Emerging technology

There is a trend towards a newer EDS detector, called the silicon drift detector
Silicon drift detector
Silicon drift detectors are X-ray radiation detectors used in x-ray spectrometry and electron microscopy . Their chief characteristics compared with other X-ray detectors are:*high count rates*comparatively high energy resolution Silicon drift detectors (SDDs) are X-ray radiation detectors used...

 (SDD). The SDD consists of a high-resistivity silicon chip where electrons are driven to a small collecting anode. The advantage lies in the extremely low capacitance of this anode, thereby utilizing shorter processing times and allowing very high throughput. Benefits of the SDD include:
  1. High count rates and processing,
  2. Better resolution than traditional Si(Li) detectors at high count rates,
  3. Lower dead time (time spent on processing X-ray event),
  4. Faster analytical capabilities and more precise X-ray maps or particle data collected in seconds,
  5. Ability to be stored and operated at relatively high temperatures, eliminating the need for liquid nitrogen
    Liquid nitrogen
    Liquid nitrogen is nitrogen in a liquid state at a very low temperature. It is produced industrially by fractional distillation of liquid air. Liquid nitrogen is a colourless clear liquid with density of 0.807 g/mL at its boiling point and a dielectric constant of 1.4...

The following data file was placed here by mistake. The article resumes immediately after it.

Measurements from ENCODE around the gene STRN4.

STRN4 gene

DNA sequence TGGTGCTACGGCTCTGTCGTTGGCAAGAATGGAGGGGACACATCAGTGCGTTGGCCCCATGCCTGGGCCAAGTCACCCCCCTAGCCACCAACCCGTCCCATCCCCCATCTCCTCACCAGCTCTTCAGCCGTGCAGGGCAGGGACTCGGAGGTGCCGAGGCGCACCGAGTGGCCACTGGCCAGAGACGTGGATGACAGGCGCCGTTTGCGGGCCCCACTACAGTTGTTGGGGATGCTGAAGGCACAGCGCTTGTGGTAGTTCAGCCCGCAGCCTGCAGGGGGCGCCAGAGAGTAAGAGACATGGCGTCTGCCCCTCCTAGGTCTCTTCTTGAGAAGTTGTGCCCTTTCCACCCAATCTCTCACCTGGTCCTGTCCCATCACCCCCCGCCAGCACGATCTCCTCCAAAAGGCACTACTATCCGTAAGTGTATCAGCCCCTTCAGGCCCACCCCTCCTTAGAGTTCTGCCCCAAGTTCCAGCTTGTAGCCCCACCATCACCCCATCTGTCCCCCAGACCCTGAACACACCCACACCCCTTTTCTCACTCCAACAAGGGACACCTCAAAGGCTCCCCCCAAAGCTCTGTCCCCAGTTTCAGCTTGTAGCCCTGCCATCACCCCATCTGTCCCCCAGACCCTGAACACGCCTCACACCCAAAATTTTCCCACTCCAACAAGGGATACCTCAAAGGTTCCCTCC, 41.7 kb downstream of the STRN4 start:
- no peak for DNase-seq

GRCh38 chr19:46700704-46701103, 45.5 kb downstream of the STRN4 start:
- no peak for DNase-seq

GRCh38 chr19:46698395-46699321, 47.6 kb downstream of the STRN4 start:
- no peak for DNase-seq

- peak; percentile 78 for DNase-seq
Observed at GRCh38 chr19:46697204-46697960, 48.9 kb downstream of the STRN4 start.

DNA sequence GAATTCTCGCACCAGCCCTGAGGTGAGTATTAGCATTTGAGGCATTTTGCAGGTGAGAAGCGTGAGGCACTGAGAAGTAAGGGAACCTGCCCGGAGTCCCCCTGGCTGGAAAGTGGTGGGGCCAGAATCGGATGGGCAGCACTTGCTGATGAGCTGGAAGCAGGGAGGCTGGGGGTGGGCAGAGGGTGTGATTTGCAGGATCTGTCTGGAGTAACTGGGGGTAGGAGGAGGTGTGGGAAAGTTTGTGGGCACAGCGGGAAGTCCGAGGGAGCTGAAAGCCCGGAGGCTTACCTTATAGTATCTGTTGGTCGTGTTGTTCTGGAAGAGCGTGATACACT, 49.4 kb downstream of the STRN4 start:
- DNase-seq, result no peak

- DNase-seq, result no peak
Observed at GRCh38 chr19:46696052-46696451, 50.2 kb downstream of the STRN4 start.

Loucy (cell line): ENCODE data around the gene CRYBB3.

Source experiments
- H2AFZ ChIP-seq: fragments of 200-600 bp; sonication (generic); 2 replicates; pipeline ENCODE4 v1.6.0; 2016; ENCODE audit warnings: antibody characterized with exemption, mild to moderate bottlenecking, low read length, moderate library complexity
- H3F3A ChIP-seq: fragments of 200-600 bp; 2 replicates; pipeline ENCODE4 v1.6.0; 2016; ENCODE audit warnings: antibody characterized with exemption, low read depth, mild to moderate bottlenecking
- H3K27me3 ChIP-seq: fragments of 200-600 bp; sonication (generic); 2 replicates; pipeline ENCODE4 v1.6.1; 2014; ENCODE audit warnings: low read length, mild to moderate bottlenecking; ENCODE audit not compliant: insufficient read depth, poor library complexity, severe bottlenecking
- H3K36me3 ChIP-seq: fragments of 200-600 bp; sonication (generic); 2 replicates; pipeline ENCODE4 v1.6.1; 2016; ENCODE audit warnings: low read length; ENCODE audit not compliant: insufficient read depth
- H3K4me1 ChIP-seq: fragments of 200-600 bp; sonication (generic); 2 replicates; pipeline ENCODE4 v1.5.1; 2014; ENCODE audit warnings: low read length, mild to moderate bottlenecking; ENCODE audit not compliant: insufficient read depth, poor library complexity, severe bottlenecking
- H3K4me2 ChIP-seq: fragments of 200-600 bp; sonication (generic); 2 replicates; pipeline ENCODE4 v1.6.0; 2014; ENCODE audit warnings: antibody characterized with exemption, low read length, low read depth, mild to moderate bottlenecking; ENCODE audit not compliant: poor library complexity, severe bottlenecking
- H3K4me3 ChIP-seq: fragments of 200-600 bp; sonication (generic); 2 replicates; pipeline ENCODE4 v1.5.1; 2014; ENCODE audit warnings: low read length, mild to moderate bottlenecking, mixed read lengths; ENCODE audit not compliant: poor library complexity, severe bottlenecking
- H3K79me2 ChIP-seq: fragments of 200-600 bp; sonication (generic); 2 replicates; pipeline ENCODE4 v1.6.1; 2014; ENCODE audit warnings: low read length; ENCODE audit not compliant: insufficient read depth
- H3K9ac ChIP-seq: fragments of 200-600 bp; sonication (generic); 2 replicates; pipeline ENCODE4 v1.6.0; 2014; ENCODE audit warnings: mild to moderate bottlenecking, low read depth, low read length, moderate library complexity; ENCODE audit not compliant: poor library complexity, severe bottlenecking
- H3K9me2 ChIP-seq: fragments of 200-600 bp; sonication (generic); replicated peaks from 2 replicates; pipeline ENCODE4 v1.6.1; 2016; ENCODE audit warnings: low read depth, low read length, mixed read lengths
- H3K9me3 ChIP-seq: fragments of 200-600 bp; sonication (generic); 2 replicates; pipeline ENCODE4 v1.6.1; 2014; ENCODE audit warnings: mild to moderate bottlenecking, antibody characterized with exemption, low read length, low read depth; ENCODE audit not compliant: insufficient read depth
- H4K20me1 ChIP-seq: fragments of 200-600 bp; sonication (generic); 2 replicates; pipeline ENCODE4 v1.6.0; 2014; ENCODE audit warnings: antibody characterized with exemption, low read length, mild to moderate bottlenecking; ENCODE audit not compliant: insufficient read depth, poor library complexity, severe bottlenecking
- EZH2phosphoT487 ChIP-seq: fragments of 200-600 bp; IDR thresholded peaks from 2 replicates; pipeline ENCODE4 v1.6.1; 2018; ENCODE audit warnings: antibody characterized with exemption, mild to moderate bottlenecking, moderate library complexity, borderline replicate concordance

Because the capacitance of the SDD chip is independent of the active area of the detector, much larger SDD chips can be utilized (40 mm2 or more). This allows for even higher count rate collection. Further benefits of large area chips include:
  1. Minimizing SEM beam current allowing for optimization of imaging under analytical conditions,
  2. Reduced sample damage and
  3. Smaller beam interaction and improved spatial resolution for high speed maps.

In recent years, a different type of EDS detector, based upon a microcalorimeter
A calorimeter is a device used for calorimetry, the science of measuring the heat of chemical reactions or physical changes as well as heat capacity. Differential scanning calorimeters, isothermal microcalorimeters, titration calorimeters and accelerated rate calorimeters are among the most common...

, has become commercially available. This new model allegedly has the simultaneous detection capabilities of EDS as well as the high spectral resolution of WDS. The EDS microcalorimeter relies highly on two components: an absorber, and a thermistor
A thermistor is a type of resistor whose resistance varies significantly with temperature, more so than in standard resistors. The word is a portmanteau of thermal and resistor...

. The former absorbs X-rays emitted from the sample and converts this energy into heat; the latter measures the subsequent change in temperature due to the influx of heat (in essence, a thermometer
Developed during the 16th and 17th centuries, a thermometer is a device that measures temperature or temperature gradient using a variety of different principles. A thermometer has two important elements: the temperature sensor Developed during the 16th and 17th centuries, a thermometer (from the...